Tony Butler, Executive Director, Derby Museums says: “The Ram Trail is all about making art publicly accessible, offering something truly unique to all who visit Derby this summer. Walking, cycling – or even jogging – around the Ram Trail will be a fantastic way to discover (and re-discover after lockdown) Derby in a way that’s never been seen before. Be ready for eye-catching colours, dramatic designs and magnificent murals, which sets the stage for a ‘Ramtastic’ summer.”

28 different artists have been busy bringing each ram to life, transforming their 2D designs onto the 3D sculpture. Midlands based Mr A Singh is known for using mixed media techniques and vivid colour in his work, which often nods towards nature’s beauty and the patterns found within the natural world, and self-taught local artist Sarita Gnaniah focuses on mindfulness, aiming to bring out the healing power of art to her creations.

Once Derby Ram Trail has finished in August, all 30 rams will be brought together again for the ‘Ram-union’, before they’re auctioned off on 9th September to raise money for Derby Museums’ Endowment Fund, helping to secure the future of Derby Museums. All funds raised through the trail will be doubled with match funding from the National Lottery Heritage Endowment Fund.

The Derby Ram Trail is being led by Derby Museums in partnership with Wild in Art, a leading creative producer of spectacular free public art who has been bringing accessible art to cities across the world, from Sydney to São Paulo, since 2008.

Charlie Langhorne, Co-founder and Managing Director of Wild in Art says: “The Derby Ram Trail will be the first of our spectacular sculpture trails to take place after lockdown, making it even more unique. We are looking forward to welcoming people back to Derby, and to see the city’s streets full of art, colour and excitement after what has been a really difficult year for many.”

 Derby’s fibreglass ram sculptures are based on the mythical Derby Ram from an 18th century song, which, according to legend, was ten yards high with enormous horns and a huge flowing fleece. The song tells of people travelling from corners of the country to see the huge ram, something which Derby Museums and Wild in Art hope to echo from May – August in this modern-day trail.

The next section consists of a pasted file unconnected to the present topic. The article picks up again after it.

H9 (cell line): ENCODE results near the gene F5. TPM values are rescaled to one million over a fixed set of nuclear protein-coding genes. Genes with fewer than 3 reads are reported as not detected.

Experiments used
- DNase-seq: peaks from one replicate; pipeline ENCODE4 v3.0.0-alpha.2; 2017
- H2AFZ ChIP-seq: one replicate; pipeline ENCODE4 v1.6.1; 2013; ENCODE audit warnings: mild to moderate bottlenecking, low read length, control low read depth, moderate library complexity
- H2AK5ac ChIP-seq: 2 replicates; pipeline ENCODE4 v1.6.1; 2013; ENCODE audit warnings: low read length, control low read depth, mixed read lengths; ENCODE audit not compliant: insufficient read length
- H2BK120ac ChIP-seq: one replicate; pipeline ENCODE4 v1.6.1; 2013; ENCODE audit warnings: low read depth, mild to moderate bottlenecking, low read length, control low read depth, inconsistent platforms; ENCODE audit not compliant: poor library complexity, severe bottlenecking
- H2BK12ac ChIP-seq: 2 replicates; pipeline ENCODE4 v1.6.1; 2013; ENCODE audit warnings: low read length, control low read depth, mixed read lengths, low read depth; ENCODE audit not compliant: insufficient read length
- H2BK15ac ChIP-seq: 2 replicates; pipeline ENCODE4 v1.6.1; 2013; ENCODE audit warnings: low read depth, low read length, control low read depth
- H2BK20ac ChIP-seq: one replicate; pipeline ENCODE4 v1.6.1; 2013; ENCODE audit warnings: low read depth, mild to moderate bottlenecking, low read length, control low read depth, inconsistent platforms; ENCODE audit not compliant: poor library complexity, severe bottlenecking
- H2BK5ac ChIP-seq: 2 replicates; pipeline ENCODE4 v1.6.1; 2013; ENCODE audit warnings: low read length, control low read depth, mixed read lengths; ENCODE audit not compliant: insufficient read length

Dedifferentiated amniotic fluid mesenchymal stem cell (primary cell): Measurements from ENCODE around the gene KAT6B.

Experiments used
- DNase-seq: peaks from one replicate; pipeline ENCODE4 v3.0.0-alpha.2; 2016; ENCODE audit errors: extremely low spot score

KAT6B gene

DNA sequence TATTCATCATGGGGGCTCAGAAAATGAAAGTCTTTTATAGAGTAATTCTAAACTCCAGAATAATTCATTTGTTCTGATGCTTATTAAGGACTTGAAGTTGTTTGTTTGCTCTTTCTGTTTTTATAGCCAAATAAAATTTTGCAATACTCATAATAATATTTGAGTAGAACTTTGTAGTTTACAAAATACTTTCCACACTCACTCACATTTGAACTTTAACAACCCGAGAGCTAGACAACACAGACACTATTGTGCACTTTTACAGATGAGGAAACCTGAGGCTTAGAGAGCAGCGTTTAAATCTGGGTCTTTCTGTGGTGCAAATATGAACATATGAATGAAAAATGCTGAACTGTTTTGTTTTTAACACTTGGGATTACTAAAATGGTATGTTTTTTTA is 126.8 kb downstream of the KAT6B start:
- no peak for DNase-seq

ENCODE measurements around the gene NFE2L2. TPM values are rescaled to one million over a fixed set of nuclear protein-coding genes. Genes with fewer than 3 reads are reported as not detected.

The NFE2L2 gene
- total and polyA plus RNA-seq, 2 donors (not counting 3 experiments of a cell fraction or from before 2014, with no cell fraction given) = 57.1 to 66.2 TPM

To find out more about the Derby Ram Trail, visit: https://derbyramtrail.org/

Cromford Mills: School children zoom back in time at Cromford Mills
Learning at Cromford
‘Mrs Froggott’ and ‘Mrs Henstock’ at Cromford Mills

On Thursday 11th February, year 5s at St Joseph’s Catholic Voluntary Academy in Derby logged in to an online class with a difference. They were meeting Mrs Froggott and Mrs Henstock, two 18th century mill workers from Sir Richard Arkwright’s mills at Cromford. ‘Why did you start working in the mill?’ and ‘how much do you get paid?’ were just a few of the excellent questions the pupils asked, as they quizzed the workers all about their daily lives. They also found out about the carrots Mrs Froggott grows in her garden, her difficulties with getting to work on time, and how Mrs Henstock has moved up through the ranks in the picking room!

‘[The staff] were brilliant and really encouraged the children to engage with the learning throughout the week’ said Harriet Madeley, class teacher at St Joseph’s. ‘We wanted the children to learn about the history of their local area, as we were aware they hadn’t heard of the mills and didn’t know about [their] importance. The children really enjoyed meeting the mill workers and said it helped them to realise how lucky they are – it was hard to work in the mills. [They] really enjoyed the videos too – they complemented our research activities brilliantly and supported children whose reading skills may have led to them not gaining a full understanding – which is vital when children are learning from home.’

Armed with their new knowledge, the class wrote pieces of persuasive writing, creating slogans and convincing people to come and work at Cromford Mills: ‘So come and join us. What are you weaving for? Cromford Mills: producing, providing, and progressing.’

The session was a trial run for The Arkwright Society’s new remote offer for schools, ‘Ask the Mill Workers’, which is now available to all primary schools to book. For £30, it includes a one-hour zoom session for up to two classes, plus the use of a loans box for 2 weeks. The loans box is filled with activities for pupils to have a go at once they are back in the classroom, such as costumes to try on, cotton to card, and weaving sticks. It complements local history studies for Derbyshire schools, as well as topics that cover textiles and the Industrial Revolution.

The team have also produced a set of accompanying ‘Meet the Mill Worker’ videos, which are free to watch on YouTube. These explore the day to day lives of Mrs Froggott and Mrs Henstock, both at work in the mills and at home in the village of Cromford. There are also downloadable craft and history resources available on the Cromford Mills website.

Hannah Steggles, Head of Heritage at Cromford Mills, said: ‘We have really missed having school groups visit during the pandemic, so we are delighted to be able to offer this new way for schools to engage with the history of our site. Heritage sites offer a unique brand of learning experience, where children can visualise and engage with the past, then connect it to the present. It’s brilliant that our costumed interpreters can bridge the distance via technology and still bring the past to life for these children.’

For more information, or to book a session, please visit cromfordmills.org.uk/learning or email Eleanor at egunn@arkwrightsociety.org.uk